Web services get off drawing boards

Until now, Web services have been more theory than reality, but users are starting to turn to them as a way to democratize enterprise application integration (EAI).

An early adopter of this nascent application development approach is Wachovia Securities Inc., which is setting up a Web services pilot program with Thomson Financial, a US$2 billion Boston-based information services company.

If the pilot program is successful, Wachovia plans to replicate the services with smaller partners.

“The concept for me is to externalize my internal data sets,” said John D’Agostino, chief operating officer at Winston-Salem, N.C.-based financial services provider Wachovia. “In the past, I would have to set up direct links between myself and my partners or use some third-party vendor to do it.”

Speeding applications

D’Agostino’s criticism of e-business to date is that the applications have been expensive and can force users to mimic the one-to-one links in the off-line world.

“My hope with Web services is that they’ll actually reach that broader audience in a simple but useful fashion,” D’Agostino said.

San Francisco-based Grand Central Networks Inc. will be the EAI vendor in this case, using Web services to get the job done. Applications will encounter one another on the network using the simple object access protocol (SOAP) and be identified using the emerging Web services description language (WSDL).

In a separate initiative, Gaithersburg, Md.-based GE Global eXchange Services (GXS) and Houston-based FuelQuest Inc. announced the creation of a Web services-based EAI program that lets fuel distributors plug into a GXS-hosted trading network of U.S. refiners.

When regional distributors load up a truck at a refinery, they will receive an electronic bill of lading that downloads directly into their financial systems. The bill can then be passed along to the distributors’ customers.

“In an industry where fax machines were a novelty a decade ago, this is a big deal,” said Mary Wilson, vice-president at J.E. DeWitt Inc., a South El Monte, Calif.-based petroleum distributor.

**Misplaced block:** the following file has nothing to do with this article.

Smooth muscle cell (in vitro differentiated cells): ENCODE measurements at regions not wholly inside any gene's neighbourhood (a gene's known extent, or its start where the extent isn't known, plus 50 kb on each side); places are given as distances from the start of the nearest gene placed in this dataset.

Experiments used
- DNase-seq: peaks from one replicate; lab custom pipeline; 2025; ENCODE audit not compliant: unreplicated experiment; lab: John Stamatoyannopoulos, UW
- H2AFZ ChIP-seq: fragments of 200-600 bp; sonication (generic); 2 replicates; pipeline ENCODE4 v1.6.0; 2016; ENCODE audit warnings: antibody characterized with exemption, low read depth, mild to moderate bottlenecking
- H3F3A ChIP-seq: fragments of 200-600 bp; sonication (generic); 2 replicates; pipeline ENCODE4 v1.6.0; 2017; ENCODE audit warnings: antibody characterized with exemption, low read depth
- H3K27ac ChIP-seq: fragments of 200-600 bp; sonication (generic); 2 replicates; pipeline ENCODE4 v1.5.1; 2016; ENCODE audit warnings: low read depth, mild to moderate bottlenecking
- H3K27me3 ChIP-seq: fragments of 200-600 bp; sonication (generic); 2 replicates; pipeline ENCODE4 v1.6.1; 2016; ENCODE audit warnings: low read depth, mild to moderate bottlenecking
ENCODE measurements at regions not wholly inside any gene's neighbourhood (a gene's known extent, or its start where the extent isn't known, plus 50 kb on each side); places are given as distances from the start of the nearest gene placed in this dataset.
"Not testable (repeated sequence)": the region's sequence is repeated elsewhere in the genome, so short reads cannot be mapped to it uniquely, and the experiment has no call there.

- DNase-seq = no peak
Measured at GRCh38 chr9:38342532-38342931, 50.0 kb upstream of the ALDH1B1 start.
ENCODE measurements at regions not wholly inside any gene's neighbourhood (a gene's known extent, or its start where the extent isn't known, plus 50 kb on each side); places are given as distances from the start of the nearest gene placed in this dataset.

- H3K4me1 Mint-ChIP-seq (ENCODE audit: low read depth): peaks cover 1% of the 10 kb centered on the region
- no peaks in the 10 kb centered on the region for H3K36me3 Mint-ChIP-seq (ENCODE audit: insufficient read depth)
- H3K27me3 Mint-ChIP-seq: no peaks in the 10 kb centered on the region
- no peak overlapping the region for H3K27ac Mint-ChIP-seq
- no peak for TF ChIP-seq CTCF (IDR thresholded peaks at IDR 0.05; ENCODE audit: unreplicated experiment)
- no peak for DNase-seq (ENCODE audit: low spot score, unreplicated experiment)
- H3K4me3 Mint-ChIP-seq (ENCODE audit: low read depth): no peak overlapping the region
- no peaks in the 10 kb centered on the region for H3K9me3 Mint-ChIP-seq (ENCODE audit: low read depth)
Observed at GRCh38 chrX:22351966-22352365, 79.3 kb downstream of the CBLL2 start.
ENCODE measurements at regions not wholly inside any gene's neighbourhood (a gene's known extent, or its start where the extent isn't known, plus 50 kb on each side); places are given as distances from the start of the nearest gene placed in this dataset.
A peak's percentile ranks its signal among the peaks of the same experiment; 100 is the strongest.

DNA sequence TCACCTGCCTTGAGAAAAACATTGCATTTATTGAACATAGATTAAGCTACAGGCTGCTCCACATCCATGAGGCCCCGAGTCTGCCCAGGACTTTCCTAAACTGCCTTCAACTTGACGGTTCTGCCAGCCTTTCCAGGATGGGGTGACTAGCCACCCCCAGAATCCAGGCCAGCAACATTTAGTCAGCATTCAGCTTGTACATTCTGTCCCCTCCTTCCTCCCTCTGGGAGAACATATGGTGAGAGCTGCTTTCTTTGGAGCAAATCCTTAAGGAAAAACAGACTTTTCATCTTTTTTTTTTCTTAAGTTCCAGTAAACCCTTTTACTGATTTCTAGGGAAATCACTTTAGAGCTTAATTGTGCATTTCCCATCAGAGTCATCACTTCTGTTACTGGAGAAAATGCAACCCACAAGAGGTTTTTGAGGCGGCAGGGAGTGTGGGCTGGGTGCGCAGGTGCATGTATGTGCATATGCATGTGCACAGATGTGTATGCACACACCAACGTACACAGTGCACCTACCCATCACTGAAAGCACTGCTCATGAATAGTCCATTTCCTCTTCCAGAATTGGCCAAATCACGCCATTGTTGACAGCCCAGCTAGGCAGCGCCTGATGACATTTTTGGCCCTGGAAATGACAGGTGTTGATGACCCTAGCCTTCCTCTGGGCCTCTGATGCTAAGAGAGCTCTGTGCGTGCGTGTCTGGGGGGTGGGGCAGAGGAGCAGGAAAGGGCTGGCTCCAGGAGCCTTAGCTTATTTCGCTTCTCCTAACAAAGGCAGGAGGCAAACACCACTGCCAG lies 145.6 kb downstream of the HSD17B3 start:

Wilson noted that manual data entry of paper bills of lading has long been a problem in the fuel distribution industry, but previous e-commerce solutions proved too costly, too complex or too cutthroat, she said.

“Some vendors, you could tell by the way they were building their systems that their ultimate goal was to control the customer base and cut me out,” Wilson said.

Off-loading to smaller firms

GXS chief technology officer Frank Campagnoni explained that the new system is just a way to off-load applications to smaller companies.

The standard program interfaces have been defined using WSDL. It’s the first time GXS has used this Web service commercially, but Campagnoni called the EAI program: “the first blush of a strategic initiative that’s going to be implemented inside of GXS.”

“Up until this point, we haven’t really had the access mechanisms from the Internet into our systems,” he added.

Other EAI vendors plan to follow in the Web services arena. Andrea Eubanks, director of products at Tibco Software Inc., said the Palo Alto, Calif.-based company plans in the first quarter of next year to release its own set of SOAP interfaces and WSDL adapters.

Karen Peterson, an analyst at Stamford, Conn.-based research firm Gartner Inc., said that applications would eventually be built using Web services. But the early payoff for users will be in the EAI space, she added.